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I'm taking a a first-quarter mechanics class at a university and we're currently covering Newton's laws of motion. The problems themselves are pretty similar to what I did in high school, but it seems to be taking a bit more formal approach when it comes to notation and the mathematics behind it. In particular there's a big focus on finding the constraints on the acceleration of two connect objects as part of solving the problem. The homework problem I'm currently working on gives me this diagram of a pole with two masses leaning against a wall:

enter image description here

Before asking me anything about finding the actual motion of this system, it wants me to find the constraints of one side of the pole's acceleration with respect to the other side's. I found the relationship of the positions to be $x_1^2+y_2^2=L^2$. I'm a bit confused on how to proceed from here, though.

All of the examples in the book have the positions of the two given masses be related linearly, for example, $x_1 + y_1 = l$ which leads to a nice constraining relationship: $\ddot{x_1} = -\ddot{y_2}$ But in this problem, I'm not sure what do about the squares. It seems like you'd definitely have to use the chain rule, but wouldn't that lead to $\dot{x_1}^2 + x_1\ddot{x_1} = -\dot{y_2}^2 - y_2\ddot{y_2}$? Is that relationship really that useful? Am I even doing it right?

The rest of the problem only asks for the initial acceleration of the components of the system, so I guess technically this is enough, at least for the problem, but is it really practically useful? It seems like the only way it would be is if the differential equation I found could be solved, but nothing in this course has taught me how to solve it.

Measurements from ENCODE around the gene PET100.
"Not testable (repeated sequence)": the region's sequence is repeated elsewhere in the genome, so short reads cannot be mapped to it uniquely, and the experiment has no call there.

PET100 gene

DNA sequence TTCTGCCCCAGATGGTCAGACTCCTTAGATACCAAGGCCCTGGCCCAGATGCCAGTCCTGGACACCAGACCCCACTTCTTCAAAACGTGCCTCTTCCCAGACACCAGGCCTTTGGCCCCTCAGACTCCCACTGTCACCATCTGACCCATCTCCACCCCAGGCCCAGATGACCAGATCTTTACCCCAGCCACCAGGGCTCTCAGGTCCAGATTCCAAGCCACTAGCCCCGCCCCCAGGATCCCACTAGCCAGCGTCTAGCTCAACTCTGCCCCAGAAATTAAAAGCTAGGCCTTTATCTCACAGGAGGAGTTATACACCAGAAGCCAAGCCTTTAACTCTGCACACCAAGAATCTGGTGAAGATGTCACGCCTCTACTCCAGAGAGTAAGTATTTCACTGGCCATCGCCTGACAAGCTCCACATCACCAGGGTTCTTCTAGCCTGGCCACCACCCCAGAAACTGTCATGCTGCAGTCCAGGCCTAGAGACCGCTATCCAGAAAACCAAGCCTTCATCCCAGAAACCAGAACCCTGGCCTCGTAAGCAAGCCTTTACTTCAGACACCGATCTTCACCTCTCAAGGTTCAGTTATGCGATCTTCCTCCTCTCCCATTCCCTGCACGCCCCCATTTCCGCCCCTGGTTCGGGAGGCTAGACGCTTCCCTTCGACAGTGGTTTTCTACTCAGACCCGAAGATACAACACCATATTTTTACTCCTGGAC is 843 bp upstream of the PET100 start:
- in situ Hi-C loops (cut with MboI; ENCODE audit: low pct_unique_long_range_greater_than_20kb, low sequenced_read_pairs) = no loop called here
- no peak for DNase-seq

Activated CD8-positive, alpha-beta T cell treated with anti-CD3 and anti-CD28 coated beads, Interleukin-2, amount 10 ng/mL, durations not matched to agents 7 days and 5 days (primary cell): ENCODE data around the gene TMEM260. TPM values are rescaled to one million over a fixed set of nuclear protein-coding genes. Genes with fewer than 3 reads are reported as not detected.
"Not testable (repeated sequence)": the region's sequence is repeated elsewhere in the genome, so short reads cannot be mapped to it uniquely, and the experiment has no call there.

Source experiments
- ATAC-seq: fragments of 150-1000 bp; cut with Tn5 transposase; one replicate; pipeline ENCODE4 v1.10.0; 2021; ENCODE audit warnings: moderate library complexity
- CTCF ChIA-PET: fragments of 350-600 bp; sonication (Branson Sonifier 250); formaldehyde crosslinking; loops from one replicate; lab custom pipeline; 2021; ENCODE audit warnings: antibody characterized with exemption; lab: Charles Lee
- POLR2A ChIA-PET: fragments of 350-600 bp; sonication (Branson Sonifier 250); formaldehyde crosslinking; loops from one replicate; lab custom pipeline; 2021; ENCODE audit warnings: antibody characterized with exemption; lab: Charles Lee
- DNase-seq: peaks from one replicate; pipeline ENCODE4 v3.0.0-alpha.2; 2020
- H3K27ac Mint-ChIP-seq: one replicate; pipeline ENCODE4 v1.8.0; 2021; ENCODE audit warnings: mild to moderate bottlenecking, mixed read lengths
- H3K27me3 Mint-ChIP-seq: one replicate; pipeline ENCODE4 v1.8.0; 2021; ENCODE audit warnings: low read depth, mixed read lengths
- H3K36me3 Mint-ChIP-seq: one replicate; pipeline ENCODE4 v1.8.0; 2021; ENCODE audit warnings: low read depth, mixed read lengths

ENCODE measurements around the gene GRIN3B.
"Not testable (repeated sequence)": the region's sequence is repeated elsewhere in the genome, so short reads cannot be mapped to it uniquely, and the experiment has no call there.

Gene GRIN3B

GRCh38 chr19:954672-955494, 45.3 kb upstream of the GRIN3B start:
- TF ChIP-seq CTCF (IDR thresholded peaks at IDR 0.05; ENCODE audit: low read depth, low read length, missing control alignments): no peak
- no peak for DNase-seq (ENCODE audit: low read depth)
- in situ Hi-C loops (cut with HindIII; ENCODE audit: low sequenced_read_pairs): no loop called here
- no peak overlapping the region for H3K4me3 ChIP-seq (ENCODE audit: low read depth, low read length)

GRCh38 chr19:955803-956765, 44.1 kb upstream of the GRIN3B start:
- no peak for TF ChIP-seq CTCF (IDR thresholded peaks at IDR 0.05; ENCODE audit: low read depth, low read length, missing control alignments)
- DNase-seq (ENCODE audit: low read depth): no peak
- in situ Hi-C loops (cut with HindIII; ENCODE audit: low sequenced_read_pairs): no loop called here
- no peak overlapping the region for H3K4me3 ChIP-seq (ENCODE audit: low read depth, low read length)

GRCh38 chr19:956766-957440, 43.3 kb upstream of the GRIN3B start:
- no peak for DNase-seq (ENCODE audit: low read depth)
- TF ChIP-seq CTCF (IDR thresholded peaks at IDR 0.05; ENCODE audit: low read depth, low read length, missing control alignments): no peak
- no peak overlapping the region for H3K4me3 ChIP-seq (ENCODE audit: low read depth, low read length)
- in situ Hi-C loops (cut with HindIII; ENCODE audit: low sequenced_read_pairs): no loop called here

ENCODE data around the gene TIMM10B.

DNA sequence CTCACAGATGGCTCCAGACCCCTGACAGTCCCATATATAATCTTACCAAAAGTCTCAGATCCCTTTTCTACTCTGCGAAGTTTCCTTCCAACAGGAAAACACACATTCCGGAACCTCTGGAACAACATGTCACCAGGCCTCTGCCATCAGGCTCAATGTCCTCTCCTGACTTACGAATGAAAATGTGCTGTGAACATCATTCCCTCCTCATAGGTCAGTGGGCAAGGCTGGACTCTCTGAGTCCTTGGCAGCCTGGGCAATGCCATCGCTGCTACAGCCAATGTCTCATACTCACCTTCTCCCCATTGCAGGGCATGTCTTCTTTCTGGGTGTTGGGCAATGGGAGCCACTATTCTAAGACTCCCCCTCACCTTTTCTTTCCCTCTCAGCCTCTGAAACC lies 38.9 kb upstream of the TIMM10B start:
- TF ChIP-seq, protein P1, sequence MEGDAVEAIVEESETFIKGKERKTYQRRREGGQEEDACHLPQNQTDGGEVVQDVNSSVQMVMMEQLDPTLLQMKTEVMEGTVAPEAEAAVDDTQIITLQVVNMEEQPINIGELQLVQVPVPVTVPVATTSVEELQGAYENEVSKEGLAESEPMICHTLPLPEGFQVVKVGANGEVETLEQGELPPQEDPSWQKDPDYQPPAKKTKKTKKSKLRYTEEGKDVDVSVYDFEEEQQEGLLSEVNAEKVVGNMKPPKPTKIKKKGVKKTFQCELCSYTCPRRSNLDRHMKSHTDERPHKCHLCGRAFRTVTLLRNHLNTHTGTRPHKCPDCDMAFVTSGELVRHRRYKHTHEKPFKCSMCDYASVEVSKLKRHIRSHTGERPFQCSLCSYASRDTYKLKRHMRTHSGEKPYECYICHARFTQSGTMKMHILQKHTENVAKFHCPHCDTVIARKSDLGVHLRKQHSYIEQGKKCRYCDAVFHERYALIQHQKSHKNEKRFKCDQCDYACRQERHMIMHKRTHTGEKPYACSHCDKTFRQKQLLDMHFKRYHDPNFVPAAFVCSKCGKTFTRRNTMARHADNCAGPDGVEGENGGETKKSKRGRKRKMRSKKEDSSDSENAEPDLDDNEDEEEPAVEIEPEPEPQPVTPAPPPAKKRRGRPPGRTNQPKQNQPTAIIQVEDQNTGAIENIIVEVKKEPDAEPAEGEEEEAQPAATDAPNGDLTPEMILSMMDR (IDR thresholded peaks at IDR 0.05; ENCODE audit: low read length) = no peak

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I shall drop the subscripts because there is only one $x$ and one $y$.

The equations you have arrived at are correct. You should also have one linking $\dot x$ and $\dot y$. To work out $(y, \dot y, \ddot y)$ you need to know $(x, \dot x, \ddot x)$. When you have them you will be able to use your equations.

If the system starts from rest in the diagram then $\dot x(0)=\dot y(0)=0$ and $y(0)=b$, from which you can find $x(0)$. From these you can use your equations to get one relation between $\ddot x$ and $\ddot y$. But you still need some other information to get both values for these accelerations.

For the 2nd relation you can apply Newton's 2nd Law; this relates the forces and accelerations on each mass. Note that the compression in the pole transmits force between them. This will give you a 2nd eqn relating $\ddot x$ and $\ddot y$. For example, if the compression force in the pole is $T$ and the angle which the pole makes with the vertical is $\theta$ then $T\cos\theta - Mg= M\ddot y$ and $T\sin\theta=M\ddot x$. (I assume that there is no friction between the masses and the wall or floor.)

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